Source: VOX – Can railways curb traffic externalities?
- Trains have a better safety record than the roads. Passenger death rates (2008)
- By car 1.9 per billion Km
- By train 0.3 per billion Km
Cons of HS2
- There are other alternatives such as increasing train length on existing routes.
- HS2 may only benefit a small section of the population who use trains between major cities.
- Benefits of improved speed are debatable given that many people can now work on laptops away from the office.
- Environmental costs of building a new line through the Chilterns and Midlands. Residents are unhappy at impact on living standards and home values.
- In an era of austerity, spending on train service is not the highest priority. There is a high opportunity cost of spending on HS2 as the £88bn could be spent elsewhere (e.g. fixing potholes, reducing congestion on roads, decarbonising economy)
- Forecasts for passenger numbers are uncertain, there is no guarantee the demand will be there. In recent years, rail traffic growth has dipped. The scheme may not be finished until 2040.
- Rather than reduce the north-south divide, it may encourage people to live further away from London and use HS2 as a fast commute to London.
- The costs of HS2 continue to rise. Initially, in 2015, the project was forecast to cost £56bn but could now the total cost could soar to over £100bn. The higher cost is partly due to more expensive tunnelling to keep down noise to residents near the track. One report claims HS2 costs are out of control (BBC)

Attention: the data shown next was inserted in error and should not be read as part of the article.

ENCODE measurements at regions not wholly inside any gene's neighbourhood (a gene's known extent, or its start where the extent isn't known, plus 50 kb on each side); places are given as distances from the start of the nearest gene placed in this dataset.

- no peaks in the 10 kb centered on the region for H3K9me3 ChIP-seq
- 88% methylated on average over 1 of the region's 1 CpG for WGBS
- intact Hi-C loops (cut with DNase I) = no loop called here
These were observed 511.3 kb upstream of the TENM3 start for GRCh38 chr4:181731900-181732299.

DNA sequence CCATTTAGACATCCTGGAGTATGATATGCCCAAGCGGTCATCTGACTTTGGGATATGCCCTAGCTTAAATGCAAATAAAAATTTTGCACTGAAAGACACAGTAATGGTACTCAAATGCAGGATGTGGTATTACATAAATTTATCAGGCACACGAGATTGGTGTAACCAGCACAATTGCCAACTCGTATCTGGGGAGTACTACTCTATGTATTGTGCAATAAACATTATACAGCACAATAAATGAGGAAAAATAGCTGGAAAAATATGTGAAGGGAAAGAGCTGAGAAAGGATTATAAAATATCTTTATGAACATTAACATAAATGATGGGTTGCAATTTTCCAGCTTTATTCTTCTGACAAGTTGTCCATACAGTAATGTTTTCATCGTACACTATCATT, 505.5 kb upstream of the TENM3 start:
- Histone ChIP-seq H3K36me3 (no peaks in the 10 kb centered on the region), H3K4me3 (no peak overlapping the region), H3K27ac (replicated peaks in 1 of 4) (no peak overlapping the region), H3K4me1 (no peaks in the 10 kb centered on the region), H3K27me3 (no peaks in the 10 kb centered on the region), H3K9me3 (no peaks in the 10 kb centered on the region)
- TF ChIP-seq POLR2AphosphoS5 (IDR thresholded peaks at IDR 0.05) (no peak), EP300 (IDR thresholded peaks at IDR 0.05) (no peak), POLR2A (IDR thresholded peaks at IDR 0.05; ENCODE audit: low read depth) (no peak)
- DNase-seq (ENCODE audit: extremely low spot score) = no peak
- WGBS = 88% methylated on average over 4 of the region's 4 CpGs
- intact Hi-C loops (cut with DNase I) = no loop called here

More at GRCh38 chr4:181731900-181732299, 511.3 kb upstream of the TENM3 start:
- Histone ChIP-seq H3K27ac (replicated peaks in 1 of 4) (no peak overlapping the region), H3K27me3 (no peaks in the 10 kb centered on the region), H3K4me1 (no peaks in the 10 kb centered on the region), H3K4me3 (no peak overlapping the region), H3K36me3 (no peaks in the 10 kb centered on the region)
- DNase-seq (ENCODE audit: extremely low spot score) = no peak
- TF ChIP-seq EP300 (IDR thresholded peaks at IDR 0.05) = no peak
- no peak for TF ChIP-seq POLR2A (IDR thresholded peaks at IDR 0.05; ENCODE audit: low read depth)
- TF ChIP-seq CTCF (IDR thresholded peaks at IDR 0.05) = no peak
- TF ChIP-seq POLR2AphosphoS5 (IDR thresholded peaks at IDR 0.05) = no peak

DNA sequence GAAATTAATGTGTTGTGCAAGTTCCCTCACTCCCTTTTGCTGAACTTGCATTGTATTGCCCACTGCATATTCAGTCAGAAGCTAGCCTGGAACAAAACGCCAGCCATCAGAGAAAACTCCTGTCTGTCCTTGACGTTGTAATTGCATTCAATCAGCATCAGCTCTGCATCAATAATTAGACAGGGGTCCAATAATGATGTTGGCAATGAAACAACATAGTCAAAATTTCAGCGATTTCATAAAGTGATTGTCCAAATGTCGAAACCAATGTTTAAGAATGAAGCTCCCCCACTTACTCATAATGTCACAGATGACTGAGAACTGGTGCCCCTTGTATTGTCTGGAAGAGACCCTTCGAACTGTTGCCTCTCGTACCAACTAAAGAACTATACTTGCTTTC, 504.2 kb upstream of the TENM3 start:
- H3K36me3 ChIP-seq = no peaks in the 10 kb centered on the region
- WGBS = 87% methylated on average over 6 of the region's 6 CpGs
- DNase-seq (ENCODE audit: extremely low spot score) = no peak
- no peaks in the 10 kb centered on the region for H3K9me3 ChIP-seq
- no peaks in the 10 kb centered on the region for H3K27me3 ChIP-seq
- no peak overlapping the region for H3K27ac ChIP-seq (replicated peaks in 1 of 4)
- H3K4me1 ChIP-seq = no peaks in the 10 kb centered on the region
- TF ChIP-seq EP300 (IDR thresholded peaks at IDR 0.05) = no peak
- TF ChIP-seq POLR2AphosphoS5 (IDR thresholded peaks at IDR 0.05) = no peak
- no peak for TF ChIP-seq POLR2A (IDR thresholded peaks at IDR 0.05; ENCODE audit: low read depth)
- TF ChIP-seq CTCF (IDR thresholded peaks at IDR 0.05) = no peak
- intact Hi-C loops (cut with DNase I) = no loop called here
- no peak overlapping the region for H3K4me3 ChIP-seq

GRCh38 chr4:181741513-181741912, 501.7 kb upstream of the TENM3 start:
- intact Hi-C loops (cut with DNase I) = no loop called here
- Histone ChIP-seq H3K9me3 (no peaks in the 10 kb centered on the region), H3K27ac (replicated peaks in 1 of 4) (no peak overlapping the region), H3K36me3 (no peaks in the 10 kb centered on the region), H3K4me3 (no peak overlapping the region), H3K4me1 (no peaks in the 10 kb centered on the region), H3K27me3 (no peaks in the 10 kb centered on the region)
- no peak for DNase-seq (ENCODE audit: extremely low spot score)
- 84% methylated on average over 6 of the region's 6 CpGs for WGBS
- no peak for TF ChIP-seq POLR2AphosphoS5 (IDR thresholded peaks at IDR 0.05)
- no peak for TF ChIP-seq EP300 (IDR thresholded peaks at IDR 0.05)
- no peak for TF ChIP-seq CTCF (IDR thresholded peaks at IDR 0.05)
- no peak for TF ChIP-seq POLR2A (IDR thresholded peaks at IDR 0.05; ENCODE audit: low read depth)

- There are cheaper and more effective ways to increase capacity, such as digital signalling, investment in local commuting routes. HS3 would link Manchester with Leeds and could be a better way to reinvigorate the northern economy.
- Rail-future a campaigning group for rail travel criticised the need for ultra high speed trains, there may be a bigger overall benefit from running slightly slower trains over different routes. Railfuture
- Although £8bn has been spent on preparation – this is a sunk cost – we shouldn’t go ahead with a bad scheme just because of sunk costs – which are spent no matter what choice we make. It is better to write off bad spending – than compound it and make it worse. (see sunk cost fallacy)
It is not often Britain attempts an ambitious investment project. The political system makes expensive, forward thinking investment projects unlikely to return much political capital. Elections aren’t won by promising improved transport links for the next decade. True, we like to grumble at the inadequate state of current transport links, but to actually invest the necessary money and time is another matter.
HS2 will cost approx £88 billion to build over 10 – 15 years, but its supporters claim it will generate a return on rail fares, economic growth, and knock-on benefits to consumers and local economies. There is an economic case for HS2 but there are also good economic cases for other infrastructure investment, which is less eye-catching but capable of delivering benefits in a different way.